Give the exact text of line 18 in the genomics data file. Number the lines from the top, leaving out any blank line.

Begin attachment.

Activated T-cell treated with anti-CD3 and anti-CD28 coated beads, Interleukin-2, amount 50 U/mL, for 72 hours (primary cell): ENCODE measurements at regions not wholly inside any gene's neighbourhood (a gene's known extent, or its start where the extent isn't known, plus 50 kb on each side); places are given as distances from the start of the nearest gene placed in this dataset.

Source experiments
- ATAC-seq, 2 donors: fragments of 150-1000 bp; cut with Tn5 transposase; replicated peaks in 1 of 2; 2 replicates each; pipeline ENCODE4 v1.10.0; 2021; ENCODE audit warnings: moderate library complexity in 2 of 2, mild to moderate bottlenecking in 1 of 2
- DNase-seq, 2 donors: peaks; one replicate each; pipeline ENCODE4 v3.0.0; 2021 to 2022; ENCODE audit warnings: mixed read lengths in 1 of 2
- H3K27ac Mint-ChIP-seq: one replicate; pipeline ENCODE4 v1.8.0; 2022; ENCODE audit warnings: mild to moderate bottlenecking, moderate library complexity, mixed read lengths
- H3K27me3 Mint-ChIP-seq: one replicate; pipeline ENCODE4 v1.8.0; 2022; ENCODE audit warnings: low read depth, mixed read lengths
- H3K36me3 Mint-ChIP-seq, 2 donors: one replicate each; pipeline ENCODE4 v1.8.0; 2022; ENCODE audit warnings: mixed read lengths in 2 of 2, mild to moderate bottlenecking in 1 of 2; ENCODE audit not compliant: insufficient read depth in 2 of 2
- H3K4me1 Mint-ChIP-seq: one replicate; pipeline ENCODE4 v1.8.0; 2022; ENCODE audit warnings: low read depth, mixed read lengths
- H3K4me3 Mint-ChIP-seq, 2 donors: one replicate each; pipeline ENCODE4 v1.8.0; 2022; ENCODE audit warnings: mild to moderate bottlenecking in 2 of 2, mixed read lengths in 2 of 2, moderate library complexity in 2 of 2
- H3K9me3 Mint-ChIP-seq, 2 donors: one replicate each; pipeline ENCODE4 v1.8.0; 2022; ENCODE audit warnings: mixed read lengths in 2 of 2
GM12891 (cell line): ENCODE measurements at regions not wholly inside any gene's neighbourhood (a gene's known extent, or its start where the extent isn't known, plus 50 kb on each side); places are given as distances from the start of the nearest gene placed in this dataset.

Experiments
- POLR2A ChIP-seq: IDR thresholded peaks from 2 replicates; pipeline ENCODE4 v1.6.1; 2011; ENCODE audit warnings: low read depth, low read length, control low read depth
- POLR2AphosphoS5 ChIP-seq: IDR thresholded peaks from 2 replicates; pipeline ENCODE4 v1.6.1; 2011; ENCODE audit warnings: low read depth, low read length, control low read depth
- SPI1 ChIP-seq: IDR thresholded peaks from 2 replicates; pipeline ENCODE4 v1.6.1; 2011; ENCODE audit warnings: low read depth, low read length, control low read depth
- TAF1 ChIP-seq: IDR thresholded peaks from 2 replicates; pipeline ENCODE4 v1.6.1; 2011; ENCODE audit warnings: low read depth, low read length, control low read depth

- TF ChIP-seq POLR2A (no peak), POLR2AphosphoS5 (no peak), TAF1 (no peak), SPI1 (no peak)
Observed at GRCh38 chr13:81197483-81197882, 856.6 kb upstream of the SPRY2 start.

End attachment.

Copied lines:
Observed at GRCh38 chr13:81197483-81197882, 856.6 kb upstream of the SPRY2 start.